FARMINGTON — The city of Farmington has closed its sixth year in a row with extra revenue, ending its last fiscal year with an almost $1.4 million surplus.
"And what's significant about that?" City Manager Rob Mayes said. "Keep in mind, during every one of those six years, our tax revenue is still lower than it was in (fiscal year 2009)."
After the fiscal year 2014 surplus, the city now has about $21 million in cash reserves, which is almost $14 million more than its cash reserves in fiscal year 2008, according to figures Mayes provided.
The city's fiscal year is from July to June.
But this year's reserves won't last long, Mayes said, because the state will begin reducing payments to cities and counties to compensate those governments for taxes they normally would have collected from food and medicine. These are called "hold harmless payments."
Since 2004, food and medicine sales have been tax exempt. To compensate, state lawmakers imposed a 0.5 percent increase on non-food item gross receipts taxes and began making hold harmless payments to cities and counties.
Farmington got $5.7 million in these payments in fiscal year 2013.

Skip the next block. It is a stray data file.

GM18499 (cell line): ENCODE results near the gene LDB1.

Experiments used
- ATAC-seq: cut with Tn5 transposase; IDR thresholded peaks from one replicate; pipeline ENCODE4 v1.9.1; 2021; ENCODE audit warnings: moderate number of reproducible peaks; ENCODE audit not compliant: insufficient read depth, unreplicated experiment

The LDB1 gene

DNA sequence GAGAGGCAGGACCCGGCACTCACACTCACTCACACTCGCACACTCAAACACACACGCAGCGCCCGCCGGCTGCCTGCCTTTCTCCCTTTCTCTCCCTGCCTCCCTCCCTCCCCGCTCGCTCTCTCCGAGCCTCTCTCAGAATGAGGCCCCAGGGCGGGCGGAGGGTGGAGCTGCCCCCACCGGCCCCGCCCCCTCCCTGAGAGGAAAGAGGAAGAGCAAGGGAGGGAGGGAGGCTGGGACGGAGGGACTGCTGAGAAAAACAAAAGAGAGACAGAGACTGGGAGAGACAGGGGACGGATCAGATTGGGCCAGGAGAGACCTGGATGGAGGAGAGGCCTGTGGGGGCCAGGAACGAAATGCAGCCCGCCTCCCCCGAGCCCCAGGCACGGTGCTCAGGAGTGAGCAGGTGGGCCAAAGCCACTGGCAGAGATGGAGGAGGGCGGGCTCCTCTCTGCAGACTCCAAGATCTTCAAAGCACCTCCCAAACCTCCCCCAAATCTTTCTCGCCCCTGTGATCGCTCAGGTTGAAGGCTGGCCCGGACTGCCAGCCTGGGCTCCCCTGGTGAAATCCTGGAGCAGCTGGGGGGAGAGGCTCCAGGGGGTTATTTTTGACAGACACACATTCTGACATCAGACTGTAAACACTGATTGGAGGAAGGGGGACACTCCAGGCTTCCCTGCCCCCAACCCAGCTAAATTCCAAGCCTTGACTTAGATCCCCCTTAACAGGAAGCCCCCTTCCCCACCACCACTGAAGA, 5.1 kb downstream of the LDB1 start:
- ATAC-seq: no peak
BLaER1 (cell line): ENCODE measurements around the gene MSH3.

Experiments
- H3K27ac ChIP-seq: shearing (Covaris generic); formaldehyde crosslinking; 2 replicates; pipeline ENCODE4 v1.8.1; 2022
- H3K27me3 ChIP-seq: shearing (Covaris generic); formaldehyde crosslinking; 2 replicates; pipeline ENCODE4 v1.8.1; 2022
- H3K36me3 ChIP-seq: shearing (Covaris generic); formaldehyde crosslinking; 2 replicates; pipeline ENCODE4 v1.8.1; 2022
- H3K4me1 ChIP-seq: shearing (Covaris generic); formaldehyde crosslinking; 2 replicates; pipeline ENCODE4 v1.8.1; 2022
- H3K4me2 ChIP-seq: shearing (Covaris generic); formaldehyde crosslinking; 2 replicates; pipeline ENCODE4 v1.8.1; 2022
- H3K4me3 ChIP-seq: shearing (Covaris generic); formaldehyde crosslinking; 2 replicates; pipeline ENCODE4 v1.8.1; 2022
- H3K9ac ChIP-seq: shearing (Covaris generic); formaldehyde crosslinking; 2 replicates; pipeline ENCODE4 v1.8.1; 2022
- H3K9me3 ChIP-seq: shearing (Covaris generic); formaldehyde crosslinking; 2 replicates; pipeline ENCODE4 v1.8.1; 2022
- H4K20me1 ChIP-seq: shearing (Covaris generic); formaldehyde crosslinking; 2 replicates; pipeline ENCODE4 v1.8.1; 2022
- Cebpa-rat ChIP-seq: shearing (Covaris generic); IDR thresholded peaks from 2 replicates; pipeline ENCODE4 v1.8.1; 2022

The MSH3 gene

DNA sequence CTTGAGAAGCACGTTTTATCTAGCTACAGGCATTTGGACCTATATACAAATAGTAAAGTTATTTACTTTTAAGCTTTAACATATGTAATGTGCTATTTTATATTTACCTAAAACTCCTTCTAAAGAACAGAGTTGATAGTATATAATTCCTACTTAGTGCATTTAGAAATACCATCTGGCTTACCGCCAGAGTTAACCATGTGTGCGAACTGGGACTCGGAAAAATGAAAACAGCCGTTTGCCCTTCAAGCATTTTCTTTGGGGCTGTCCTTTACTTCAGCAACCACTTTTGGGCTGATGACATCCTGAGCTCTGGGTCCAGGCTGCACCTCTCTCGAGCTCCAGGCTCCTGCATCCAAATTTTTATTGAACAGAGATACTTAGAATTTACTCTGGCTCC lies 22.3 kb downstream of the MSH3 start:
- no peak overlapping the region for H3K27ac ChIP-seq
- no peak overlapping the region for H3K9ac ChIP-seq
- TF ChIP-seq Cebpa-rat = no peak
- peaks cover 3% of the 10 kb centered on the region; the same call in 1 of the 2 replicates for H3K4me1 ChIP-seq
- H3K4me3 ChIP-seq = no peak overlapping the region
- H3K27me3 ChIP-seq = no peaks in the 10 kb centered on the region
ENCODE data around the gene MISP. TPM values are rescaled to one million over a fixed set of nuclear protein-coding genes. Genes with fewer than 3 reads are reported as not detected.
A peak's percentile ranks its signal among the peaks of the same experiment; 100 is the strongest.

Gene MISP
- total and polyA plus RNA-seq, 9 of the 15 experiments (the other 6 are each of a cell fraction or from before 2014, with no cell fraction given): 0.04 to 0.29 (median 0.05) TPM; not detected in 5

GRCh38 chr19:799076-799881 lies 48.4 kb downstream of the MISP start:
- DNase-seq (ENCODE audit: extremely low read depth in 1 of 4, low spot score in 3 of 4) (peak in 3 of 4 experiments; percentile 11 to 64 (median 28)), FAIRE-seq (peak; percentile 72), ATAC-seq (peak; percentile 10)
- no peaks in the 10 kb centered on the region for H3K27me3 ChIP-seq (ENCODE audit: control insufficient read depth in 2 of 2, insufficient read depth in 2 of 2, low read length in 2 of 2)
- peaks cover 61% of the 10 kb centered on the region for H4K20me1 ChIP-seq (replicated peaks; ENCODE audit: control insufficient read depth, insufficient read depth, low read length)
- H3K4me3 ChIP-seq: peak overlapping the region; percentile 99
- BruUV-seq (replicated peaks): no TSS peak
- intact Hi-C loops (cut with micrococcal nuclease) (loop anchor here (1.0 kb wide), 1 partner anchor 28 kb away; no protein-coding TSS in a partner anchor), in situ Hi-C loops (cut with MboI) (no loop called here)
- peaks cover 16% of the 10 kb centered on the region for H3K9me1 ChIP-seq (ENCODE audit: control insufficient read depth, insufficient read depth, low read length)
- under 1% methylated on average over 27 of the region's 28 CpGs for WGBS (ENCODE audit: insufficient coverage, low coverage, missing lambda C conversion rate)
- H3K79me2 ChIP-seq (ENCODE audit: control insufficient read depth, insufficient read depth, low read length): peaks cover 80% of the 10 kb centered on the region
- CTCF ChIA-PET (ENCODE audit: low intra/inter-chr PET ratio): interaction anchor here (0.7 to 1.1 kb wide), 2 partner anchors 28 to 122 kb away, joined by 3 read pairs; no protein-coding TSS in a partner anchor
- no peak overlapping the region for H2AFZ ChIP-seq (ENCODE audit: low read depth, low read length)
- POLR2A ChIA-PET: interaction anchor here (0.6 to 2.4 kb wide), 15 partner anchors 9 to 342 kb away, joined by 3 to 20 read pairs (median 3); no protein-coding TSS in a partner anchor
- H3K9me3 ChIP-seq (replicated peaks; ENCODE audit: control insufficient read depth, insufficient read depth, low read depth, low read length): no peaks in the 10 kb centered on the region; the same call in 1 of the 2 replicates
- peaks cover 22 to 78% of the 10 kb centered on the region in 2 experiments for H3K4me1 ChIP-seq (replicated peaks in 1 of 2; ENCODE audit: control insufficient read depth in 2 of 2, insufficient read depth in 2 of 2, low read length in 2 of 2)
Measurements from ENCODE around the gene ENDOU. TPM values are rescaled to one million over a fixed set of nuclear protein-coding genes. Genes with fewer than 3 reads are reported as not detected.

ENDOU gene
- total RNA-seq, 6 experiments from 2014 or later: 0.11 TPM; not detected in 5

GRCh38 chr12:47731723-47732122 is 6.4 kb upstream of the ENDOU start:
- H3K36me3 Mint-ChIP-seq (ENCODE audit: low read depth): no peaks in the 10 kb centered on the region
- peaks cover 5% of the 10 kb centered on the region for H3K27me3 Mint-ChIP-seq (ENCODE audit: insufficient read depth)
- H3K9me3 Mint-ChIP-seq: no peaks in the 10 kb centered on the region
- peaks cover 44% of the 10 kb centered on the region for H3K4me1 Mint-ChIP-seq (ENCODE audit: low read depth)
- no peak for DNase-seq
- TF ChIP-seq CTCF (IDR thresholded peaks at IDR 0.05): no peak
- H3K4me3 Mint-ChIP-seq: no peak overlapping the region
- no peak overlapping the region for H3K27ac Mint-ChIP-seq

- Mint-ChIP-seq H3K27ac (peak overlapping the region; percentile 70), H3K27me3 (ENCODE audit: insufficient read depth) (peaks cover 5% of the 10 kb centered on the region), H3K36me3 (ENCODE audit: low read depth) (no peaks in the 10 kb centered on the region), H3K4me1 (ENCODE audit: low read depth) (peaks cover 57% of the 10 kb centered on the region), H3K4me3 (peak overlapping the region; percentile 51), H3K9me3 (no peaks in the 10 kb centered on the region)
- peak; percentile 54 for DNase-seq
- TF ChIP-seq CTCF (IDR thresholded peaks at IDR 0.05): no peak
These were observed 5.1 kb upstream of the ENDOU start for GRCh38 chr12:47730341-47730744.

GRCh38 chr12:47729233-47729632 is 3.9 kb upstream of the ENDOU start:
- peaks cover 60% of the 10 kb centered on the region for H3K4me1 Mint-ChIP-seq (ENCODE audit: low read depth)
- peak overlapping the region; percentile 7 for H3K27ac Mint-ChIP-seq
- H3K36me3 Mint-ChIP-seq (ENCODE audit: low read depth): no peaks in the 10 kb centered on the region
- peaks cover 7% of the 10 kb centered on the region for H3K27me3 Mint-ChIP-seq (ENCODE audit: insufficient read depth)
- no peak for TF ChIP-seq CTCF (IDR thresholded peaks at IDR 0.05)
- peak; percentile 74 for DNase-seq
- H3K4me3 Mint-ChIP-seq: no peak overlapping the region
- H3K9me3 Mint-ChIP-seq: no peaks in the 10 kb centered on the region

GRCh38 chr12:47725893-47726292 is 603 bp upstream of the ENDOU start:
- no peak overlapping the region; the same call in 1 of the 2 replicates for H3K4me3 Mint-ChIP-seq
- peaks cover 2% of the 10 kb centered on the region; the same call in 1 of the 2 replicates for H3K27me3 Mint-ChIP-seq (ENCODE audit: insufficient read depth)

But in July 2015, the state will begin phasing out the hold harmless payment program by reducing its annual payments over a 15-year timeline. Once phased out, Farmington will lose about $5.7 million a year, Mayes said.
He said $5.7 million is 11 percent of the city's gross receipts taxes.
The city's cash reserves will now pay the anticipated losses for the first nine years the payments are phased out, he said.
"The hold harmless is a game changer for us," Mayes said. "It changes Farmington as we know it."
According to figures Mayes provided, Farmington's surplus in fiscal year 2013 was $2.4 million. It was $4.5 million in fiscal year 2012, $5.8 million in 2011, $973,000 in 2010 and $78,000 in 2009.
"I am extraordinarily pleased that we just closed out our (sixth) year in a row with balanced budgets and real cash surpluses during a time period where tax revenue remains significantly below where it was all the way back in (fiscal year) 2009," Mayes said in a written statement.